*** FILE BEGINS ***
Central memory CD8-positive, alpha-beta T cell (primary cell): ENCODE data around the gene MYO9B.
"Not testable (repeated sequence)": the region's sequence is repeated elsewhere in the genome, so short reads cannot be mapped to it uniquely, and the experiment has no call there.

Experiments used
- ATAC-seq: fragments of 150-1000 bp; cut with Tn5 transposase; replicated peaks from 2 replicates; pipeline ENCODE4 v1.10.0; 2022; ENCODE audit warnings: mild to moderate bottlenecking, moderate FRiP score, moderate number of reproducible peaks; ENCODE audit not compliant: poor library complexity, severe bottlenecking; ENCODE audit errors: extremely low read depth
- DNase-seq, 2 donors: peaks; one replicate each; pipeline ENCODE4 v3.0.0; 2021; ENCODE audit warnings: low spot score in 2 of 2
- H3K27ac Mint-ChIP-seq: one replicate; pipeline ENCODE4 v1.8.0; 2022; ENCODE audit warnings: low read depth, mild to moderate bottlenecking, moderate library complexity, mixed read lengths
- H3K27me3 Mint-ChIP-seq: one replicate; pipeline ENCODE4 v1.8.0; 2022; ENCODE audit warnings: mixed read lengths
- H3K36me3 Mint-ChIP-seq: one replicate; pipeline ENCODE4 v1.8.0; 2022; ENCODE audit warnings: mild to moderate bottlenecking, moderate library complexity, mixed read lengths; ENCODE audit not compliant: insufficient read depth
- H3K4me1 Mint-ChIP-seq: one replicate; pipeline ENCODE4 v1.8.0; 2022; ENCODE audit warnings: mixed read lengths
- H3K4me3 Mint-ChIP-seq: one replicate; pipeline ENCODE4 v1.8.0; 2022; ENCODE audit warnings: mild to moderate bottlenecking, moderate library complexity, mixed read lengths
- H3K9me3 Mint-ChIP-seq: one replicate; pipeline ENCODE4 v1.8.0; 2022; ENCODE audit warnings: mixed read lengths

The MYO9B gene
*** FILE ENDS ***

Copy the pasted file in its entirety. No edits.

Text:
Central memory CD8-positive, alpha-beta T cell (primary cell): ENCODE data around the gene MYO9B.
"Not testable (repeated sequence)": the region's sequence is repeated elsewhere in the genome, so short reads cannot be mapped to it uniquely, and the experiment has no call there.

Experiments used
- ATAC-seq: fragments of 150-1000 bp; cut with Tn5 transposase; replicated peaks from 2 replicates; pipeline ENCODE4 v1.10.0; 2022; ENCODE audit warnings: mild to moderate bottlenecking, moderate FRiP score, moderate number of reproducible peaks; ENCODE audit not compliant: poor library complexity, severe bottlenecking; ENCODE audit errors: extremely low read depth
- DNase-seq, 2 donors: peaks; one replicate each; pipeline ENCODE4 v3.0.0; 2021; ENCODE audit warnings: low spot score in 2 of 2
- H3K27ac Mint-ChIP-seq: one replicate; pipeline ENCODE4 v1.8.0; 2022; ENCODE audit warnings: low read depth, mild to moderate bottlenecking, moderate library complexity, mixed read lengths
- H3K27me3 Mint-ChIP-seq: one replicate; pipeline ENCODE4 v1.8.0; 2022; ENCODE audit warnings: mixed read lengths
- H3K36me3 Mint-ChIP-seq: one replicate; pipeline ENCODE4 v1.8.0; 2022; ENCODE audit warnings: mild to moderate bottlenecking, moderate library complexity, mixed read lengths; ENCODE audit not compliant: insufficient read depth
- H3K4me1 Mint-ChIP-seq: one replicate; pipeline ENCODE4 v1.8.0; 2022; ENCODE audit warnings: mixed read lengths
- H3K4me3 Mint-ChIP-seq: one replicate; pipeline ENCODE4 v1.8.0; 2022; ENCODE audit warnings: mild to moderate bottlenecking, moderate library complexity, mixed read lengths
- H3K9me3 Mint-ChIP-seq: one replicate; pipeline ENCODE4 v1.8.0; 2022; ENCODE audit warnings: mixed read lengths

The MYO9B gene